Ankara: Eleven Turkish soldiers were killed on Saturday when a helicopter was downed, in the bloodiest day in Ankara’s offensive against a Kurdish militia in northern Syria.
On January 20, Turkey launched a military operation against the Kurdish People’s Protection Units (YPG) militia in the Afrin region, backing Syrian rebels with air strikes and ground troops.
“At this stage, we can say that one out of two helicopters was downed. We have two martyrs,” Turkish Prime Minister Binali Yildirim said in televised remarks.
The Turkish military later said that nine more soldiers were killed in separate incidents but did not give details.
Another 11 soldiers were injured after the offensive’s bloodiest day for Turkish military personnel, the army said.
Yildirim said the helicopter was on a mission in the Afrin region as part of Ankara’s offensive dubbed Operation ‘Olive Branch’.
Ankara says the YPG is a “terrorist” offshoot of the outlawed Kurdistan Workers’ Party (PKK), which has waged a three-decade insurgency inside Turkey and the group is blacklisted by Washington and the European Union.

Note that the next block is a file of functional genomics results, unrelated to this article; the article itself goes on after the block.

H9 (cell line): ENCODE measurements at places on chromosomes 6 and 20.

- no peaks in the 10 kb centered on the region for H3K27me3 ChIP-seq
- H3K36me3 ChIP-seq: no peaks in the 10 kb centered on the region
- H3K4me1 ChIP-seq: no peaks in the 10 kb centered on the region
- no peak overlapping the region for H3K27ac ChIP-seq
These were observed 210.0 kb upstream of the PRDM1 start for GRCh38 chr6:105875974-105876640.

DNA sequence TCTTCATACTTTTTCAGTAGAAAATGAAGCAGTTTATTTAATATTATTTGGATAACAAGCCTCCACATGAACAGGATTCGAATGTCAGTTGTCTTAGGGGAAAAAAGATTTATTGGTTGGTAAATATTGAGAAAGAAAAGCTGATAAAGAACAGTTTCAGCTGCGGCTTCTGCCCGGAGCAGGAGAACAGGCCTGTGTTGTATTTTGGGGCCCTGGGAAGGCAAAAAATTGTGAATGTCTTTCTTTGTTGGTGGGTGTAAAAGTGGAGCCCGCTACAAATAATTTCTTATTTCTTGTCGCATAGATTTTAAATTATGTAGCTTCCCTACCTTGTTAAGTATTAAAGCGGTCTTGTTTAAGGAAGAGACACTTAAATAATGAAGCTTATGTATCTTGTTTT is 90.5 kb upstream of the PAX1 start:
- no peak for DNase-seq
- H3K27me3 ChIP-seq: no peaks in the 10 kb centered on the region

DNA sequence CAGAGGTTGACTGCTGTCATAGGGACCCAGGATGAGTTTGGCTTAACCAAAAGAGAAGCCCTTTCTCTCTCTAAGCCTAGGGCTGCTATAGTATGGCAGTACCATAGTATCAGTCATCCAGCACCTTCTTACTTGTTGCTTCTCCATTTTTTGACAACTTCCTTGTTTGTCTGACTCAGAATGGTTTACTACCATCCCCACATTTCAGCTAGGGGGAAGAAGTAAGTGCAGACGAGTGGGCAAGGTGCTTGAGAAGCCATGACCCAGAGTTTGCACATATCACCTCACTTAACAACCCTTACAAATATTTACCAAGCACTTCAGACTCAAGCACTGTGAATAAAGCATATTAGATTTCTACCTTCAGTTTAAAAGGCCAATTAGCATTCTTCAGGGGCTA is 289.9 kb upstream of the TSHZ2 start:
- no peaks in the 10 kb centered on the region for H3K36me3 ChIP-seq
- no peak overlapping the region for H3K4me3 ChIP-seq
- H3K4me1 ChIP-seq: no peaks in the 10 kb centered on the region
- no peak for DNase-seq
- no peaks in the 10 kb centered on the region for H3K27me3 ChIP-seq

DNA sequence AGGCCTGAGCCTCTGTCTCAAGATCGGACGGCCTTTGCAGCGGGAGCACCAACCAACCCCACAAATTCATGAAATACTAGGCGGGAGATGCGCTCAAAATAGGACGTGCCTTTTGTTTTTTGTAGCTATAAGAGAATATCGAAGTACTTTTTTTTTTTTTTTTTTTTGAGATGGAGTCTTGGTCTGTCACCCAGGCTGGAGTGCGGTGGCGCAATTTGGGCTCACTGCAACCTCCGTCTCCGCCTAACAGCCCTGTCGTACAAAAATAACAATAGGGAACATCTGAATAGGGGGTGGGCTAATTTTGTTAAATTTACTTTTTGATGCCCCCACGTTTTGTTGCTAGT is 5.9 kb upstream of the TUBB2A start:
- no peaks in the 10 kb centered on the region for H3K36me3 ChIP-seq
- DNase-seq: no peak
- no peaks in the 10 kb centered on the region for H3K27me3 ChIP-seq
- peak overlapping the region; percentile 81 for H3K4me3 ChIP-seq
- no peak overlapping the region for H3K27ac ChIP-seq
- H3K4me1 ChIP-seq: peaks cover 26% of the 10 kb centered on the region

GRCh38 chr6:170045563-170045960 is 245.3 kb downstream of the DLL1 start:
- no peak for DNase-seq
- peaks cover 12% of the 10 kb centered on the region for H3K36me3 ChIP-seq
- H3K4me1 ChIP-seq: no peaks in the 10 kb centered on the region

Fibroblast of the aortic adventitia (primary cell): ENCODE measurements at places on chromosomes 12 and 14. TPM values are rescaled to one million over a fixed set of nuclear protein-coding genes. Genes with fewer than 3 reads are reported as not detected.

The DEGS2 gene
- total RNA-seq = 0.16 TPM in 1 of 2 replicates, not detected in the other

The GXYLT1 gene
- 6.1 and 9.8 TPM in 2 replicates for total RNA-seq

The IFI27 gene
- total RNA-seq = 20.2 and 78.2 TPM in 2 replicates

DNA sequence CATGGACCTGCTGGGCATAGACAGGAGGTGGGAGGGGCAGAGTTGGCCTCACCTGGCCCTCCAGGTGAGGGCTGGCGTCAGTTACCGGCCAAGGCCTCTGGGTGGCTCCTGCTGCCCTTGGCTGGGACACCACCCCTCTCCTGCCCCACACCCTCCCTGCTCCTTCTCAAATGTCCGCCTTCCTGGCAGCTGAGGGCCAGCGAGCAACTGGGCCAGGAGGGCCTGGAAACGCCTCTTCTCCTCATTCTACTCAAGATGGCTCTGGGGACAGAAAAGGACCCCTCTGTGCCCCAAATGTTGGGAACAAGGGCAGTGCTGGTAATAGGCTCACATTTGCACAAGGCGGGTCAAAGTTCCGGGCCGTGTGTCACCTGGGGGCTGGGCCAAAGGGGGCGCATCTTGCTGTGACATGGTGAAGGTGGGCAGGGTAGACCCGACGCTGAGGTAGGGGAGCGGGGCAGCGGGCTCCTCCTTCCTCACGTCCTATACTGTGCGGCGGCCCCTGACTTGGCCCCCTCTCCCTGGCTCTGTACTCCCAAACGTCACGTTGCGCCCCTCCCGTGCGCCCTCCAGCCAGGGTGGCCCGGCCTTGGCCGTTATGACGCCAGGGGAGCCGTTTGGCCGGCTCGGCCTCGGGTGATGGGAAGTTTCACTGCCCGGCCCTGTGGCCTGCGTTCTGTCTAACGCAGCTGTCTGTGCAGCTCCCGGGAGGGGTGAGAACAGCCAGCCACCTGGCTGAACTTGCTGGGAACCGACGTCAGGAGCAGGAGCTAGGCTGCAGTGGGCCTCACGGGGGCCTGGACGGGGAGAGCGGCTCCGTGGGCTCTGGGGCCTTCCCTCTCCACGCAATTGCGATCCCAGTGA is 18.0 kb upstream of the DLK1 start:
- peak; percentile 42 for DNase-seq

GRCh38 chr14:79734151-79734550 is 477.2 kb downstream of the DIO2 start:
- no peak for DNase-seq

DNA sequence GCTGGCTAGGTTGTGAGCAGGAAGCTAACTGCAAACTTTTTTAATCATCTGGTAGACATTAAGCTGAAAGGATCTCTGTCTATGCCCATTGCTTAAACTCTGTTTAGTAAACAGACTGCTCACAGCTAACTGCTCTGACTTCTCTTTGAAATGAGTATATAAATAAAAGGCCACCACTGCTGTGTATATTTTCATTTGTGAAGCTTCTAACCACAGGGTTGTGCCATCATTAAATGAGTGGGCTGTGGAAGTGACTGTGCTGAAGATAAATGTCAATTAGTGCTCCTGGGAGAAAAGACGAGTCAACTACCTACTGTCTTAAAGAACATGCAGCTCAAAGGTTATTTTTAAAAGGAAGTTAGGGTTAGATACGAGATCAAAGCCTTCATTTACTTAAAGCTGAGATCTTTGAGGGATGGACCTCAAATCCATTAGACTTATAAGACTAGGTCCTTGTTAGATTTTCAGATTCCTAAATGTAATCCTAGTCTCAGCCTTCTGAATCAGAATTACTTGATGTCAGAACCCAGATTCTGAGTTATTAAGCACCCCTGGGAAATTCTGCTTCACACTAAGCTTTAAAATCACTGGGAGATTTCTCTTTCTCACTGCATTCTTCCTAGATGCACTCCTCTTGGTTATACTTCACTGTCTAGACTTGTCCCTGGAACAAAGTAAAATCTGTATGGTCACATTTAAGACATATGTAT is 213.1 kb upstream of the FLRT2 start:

Mustafa Bali, spokesperson for the US-backed Syrian Democratic Forces dominated by the YPG, said on Twitter that a helicopter had been hit in the Rajo area of northwest Afrin, near the Turkish border.
But the state-run news agency Anadolu said the incident happened in the southern border province of Hatay, with the private Dogan news agency saying authorities were trying to reach the wreckage in the Kirikhan district.
Earlier, Turkish President Recep Tayyip Erdogan said a helicopter had been shot down without saying who was responsible.
“Of course, these kinds of things will happen. We are in a war. We will have losses, but we will cause the other side to have losses as well,” he said in a televised speech, vowing to make the perpetrators pay “a much heavier price”.
The Turkish military said one of its helicopters crashed at 1300 (1000 GMT) killing two military personnel but did not give a reason for the incident, only saying that an investigation had been launched.
Last Saturday, seven Turkish troops died in the second worst single-day loss of the operation so far, with five killed in a tank attack.
Some 1,141 “terrorists” had been neutralised during the operation, Erdogan said, referring to those killed but also those captured or wounded.
It was not immediately possible to verify this figure.
Yildirim earlier said Turkey had not launched its operation in Afrin to enter into a war or because it had “an eye” on another country’s territory.
“Excuse me, but no state would ignore a terror organisation growing like a tumour next to it,” he said.
“This is a threat to Turkey, which Ankara has the natural right to fight under international and domestic law,” Yildirim added.